One dictionary defines retrospective as a contemplative view of the past…
That definition is appropriate, since this is my last blog, as I am riding off into retirement on June 2, 2017. As I take a few minutes and look at the past, there are several topics related to the maintenance/ reliability community I would like to address one last time.
Maintenance as a Business
Maintenance/ Reliability Leadership
CMMS/ EAM Functionality vs. Business Processes
Maintenance as a Business
Since I started in the maintenance field in the late 1960’s, maintenance has always been viewed as a necessary evil, an overhead, or expense function. Organizations have never learned to view maintenance as an “profit center”. This was true even though systems engineering courses taught that maintenance was necessary and the maintenance cost was specified in the design and installation of the equipment. Despite the overwhelming evidence that properly controlling maintenance costs could contribute to profitability, companies never viewed it as such. It is my hope that companies continue to explore this area for increased financial contributions to their profitability. Perhaps the total life cycle approach to managing assets as part of ISO-55000 may help companies start this journey.
Maintenance/ Reliability Leadership
This is the second area that needs attention in the majority of organizations today. It is still a common belief that competent technical personnel can be promoted into a leadership role and they will instantly be good at it. This is quite simply not true. For example, what is your organization’s annual maintenance budget? $5M, $10M, $25M? Even More? Let’s choose $20M. Would you set up a business with revenues of $20M per year and interview for the “C” level positions, requiring a reliability/ maintenance background for the applicants. Ludicrous, is it not? Yet many companies have this size budget (most even larger) and they promote a maintenance supervisor, engineer, or planner into the leadership position with no business education. I am not advocating that all maintenance/ reliability leadership have an MBA (although I know some who do and it truly helps them), but to place them in such a key position with ZERO business training does not make good sense. Perhaps a changed perspective on the qualifications of a good maintenance/ reliability leader will help to mitigate this problem. This change of perspective is already occurring with the Certified Reliability Leader (C.R.L.) certification. Perhaps other certifications will add this leadership requirement and move maintenance/ reliability leadership forward.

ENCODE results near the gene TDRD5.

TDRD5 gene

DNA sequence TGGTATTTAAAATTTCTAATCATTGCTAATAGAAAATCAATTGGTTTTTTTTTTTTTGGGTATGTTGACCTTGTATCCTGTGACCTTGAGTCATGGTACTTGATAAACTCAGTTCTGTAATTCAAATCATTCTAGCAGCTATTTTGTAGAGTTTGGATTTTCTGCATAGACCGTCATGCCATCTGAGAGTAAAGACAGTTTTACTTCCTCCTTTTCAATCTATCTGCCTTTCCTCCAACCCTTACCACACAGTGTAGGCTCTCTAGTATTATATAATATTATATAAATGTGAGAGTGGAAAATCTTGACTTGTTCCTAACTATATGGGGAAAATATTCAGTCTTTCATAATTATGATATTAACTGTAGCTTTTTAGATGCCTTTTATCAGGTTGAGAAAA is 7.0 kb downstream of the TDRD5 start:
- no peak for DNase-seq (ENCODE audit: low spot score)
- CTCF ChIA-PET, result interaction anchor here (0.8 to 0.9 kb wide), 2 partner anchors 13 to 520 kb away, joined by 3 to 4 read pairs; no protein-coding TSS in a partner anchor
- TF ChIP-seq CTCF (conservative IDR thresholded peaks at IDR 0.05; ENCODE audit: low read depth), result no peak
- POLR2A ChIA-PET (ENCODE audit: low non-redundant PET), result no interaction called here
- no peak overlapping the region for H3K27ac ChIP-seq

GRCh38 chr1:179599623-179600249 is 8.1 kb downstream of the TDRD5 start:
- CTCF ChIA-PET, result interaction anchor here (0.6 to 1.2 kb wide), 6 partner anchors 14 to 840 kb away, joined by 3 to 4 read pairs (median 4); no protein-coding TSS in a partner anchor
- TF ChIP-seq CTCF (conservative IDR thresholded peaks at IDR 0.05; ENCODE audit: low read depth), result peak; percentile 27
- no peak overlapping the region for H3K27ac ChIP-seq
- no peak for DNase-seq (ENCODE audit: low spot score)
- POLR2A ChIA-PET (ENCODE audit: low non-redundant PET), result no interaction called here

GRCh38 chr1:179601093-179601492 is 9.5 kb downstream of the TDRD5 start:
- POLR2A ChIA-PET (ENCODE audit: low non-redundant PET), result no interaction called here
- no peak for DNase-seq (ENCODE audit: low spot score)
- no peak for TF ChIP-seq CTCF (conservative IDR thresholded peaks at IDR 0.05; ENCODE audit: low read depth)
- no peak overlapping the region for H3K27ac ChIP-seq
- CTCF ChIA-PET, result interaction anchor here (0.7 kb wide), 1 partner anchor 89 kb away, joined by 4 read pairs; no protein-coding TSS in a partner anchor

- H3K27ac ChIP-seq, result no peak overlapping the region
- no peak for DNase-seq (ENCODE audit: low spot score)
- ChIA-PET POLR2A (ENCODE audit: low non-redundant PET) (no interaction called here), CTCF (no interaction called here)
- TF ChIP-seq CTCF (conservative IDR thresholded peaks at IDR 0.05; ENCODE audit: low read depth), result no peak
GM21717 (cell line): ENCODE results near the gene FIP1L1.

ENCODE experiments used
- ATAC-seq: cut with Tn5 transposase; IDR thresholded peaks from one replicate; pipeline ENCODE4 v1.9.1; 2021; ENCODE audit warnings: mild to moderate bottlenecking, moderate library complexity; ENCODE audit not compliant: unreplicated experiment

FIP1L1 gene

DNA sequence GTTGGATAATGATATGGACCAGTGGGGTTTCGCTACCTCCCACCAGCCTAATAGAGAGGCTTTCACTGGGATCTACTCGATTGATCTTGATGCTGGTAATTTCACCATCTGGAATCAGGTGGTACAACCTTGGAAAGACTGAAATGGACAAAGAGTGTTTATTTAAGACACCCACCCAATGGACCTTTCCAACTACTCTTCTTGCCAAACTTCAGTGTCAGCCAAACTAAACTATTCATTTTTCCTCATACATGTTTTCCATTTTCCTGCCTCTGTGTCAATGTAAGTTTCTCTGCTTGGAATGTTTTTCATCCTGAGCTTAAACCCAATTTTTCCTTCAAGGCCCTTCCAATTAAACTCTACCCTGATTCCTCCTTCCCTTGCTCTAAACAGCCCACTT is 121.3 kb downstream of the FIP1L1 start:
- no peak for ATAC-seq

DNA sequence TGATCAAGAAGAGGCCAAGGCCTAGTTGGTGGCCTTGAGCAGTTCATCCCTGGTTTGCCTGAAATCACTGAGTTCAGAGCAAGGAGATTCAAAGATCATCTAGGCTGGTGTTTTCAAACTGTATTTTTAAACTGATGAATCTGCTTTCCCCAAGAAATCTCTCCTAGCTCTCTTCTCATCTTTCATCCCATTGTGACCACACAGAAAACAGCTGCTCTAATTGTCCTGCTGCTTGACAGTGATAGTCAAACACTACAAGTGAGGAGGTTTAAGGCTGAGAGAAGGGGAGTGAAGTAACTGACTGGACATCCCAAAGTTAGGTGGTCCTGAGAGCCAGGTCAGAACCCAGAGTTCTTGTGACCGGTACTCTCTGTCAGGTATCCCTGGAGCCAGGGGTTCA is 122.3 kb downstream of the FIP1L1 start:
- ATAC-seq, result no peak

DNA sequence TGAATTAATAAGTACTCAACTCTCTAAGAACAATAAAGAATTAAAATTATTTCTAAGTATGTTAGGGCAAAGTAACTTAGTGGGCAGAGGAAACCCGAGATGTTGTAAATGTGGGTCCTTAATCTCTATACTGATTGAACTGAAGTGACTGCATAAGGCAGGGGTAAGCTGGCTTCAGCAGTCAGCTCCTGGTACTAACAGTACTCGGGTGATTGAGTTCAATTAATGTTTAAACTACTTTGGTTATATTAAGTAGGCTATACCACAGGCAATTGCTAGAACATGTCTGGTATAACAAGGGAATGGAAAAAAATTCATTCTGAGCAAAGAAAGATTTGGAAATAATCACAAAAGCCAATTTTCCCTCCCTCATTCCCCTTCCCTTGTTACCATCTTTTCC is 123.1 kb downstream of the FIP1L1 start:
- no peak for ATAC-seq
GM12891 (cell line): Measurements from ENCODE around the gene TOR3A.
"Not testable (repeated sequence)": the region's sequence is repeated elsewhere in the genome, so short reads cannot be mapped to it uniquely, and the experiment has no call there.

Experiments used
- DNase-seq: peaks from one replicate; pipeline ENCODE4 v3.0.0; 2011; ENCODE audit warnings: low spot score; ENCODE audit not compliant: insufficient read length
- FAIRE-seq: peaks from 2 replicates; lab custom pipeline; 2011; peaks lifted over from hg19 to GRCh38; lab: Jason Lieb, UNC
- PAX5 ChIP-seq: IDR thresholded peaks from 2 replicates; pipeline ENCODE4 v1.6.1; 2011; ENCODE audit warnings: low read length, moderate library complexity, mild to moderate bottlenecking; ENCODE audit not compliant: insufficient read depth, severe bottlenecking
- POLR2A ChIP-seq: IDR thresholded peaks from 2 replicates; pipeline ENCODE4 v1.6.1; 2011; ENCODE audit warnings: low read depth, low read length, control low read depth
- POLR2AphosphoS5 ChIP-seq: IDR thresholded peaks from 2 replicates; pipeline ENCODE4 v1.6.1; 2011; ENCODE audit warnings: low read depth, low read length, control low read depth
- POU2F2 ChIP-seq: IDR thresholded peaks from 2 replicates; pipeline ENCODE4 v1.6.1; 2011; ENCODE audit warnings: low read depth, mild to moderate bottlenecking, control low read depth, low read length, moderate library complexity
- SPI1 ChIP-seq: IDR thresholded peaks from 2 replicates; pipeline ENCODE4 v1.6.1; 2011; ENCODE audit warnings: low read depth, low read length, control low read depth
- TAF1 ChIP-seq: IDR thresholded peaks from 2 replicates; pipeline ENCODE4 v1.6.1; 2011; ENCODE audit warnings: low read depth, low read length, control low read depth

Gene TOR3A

CMMS/ EAM Functionality vs. Business Processes
This may seem like a strange topic to address; however, it has been a difficult issue for decades. I worked on my first CMMS implementation in the 1970’s as an end user. It was a reasonably successful implementation, with data accuracy high enough that payroll for the maintenance technicians was paid from the work order system. Yet companies today still struggle with the CMMS/ EAM system utilization, with most studies showing a 50% or less success rate. Many organizations do not trust their data to the point where they believe analysis such as MTBF or MTTR when produced by their system. Why is this the case? Is it the software? Or is it something else? Having attended literally hundreds of conferences in my career, I can tell you it is not the software. Pick any major EAM software vendor in the market today, such as SAP, Maximo, Oracle, Infor, etc. You can attend their user conference and find very positive examples of companies fully utilizing the software. To the point that you wonder how they can do it and you, with the same software are not producing 50% of the results that they have achieved.